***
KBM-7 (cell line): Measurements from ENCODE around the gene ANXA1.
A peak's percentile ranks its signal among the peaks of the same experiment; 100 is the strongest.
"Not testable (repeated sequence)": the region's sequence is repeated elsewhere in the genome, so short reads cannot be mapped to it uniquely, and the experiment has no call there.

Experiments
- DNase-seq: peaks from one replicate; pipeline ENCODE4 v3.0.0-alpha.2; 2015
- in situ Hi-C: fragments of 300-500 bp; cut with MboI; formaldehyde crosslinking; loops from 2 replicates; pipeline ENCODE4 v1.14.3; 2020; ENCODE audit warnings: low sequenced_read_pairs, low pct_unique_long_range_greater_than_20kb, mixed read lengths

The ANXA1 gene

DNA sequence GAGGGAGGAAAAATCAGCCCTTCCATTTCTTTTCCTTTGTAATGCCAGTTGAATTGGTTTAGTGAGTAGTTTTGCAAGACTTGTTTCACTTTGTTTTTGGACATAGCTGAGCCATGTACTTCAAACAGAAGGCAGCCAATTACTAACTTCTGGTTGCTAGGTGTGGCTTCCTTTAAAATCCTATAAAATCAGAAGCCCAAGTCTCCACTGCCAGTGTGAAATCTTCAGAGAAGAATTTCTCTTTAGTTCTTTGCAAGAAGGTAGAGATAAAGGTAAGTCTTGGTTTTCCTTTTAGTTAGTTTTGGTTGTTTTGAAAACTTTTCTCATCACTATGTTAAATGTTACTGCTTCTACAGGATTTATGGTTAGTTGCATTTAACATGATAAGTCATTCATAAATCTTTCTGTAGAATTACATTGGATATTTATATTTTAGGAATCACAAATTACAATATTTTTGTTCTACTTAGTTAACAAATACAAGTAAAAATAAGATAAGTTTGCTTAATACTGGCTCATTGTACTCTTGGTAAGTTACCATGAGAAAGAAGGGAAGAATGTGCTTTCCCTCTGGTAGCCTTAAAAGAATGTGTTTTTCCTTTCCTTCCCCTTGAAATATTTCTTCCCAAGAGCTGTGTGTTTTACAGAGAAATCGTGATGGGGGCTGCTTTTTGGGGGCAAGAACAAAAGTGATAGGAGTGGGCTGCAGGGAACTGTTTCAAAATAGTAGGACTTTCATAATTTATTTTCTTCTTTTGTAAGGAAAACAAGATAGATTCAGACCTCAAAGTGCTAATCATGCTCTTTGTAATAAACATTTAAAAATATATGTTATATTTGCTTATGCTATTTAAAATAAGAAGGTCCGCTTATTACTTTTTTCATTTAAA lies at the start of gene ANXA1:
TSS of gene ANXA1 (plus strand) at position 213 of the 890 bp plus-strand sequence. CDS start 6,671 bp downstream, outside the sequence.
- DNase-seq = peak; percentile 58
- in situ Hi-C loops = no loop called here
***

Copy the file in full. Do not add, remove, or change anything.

KBM-7 (cell line): Measurements from ENCODE around the gene ANXA1.
A peak's percentile ranks its signal among the peaks of the same experiment; 100 is the strongest.
"Not testable (repeated sequence)": the region's sequence is repeated elsewhere in the genome, so short reads cannot be mapped to it uniquely, and the experiment has no call there.

Experiments
- DNase-seq: peaks from one replicate; pipeline ENCODE4 v3.0.0-alpha.2; 2015
- in situ Hi-C: fragments of 300-500 bp; cut with MboI; formaldehyde crosslinking; loops from 2 replicates; pipeline ENCODE4 v1.14.3; 2020; ENCODE audit warnings: low sequenced_read_pairs, low pct_unique_long_range_greater_than_20kb, mixed read lengths

The ANXA1 gene

DNA sequence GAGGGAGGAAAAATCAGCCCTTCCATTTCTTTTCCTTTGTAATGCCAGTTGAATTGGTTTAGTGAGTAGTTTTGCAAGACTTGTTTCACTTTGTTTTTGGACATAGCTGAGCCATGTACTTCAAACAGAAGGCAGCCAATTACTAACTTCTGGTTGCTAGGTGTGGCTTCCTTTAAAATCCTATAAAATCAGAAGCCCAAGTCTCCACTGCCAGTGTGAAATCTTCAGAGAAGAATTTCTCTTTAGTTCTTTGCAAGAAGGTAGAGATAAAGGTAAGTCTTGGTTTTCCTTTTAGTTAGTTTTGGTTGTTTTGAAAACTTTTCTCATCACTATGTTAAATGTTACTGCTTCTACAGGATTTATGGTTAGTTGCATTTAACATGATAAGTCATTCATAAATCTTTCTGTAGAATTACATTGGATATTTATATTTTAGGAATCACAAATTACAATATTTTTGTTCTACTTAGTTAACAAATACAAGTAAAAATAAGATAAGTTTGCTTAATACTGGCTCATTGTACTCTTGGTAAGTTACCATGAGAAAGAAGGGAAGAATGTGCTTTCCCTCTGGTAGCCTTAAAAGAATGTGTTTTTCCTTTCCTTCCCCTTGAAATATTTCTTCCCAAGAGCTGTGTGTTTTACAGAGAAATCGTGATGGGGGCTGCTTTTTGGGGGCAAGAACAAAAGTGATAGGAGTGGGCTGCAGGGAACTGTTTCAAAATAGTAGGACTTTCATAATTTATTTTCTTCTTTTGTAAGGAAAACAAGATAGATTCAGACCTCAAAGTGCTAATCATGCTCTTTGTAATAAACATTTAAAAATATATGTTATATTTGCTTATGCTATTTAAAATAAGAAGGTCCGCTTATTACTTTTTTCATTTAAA lies at the start of gene ANXA1:
TSS of gene ANXA1 (plus strand) at position 213 of the 890 bp plus-strand sequence. CDS start 6,671 bp downstream, outside the sequence.
- DNase-seq = peak; percentile 58
- in situ Hi-C loops = no loop called here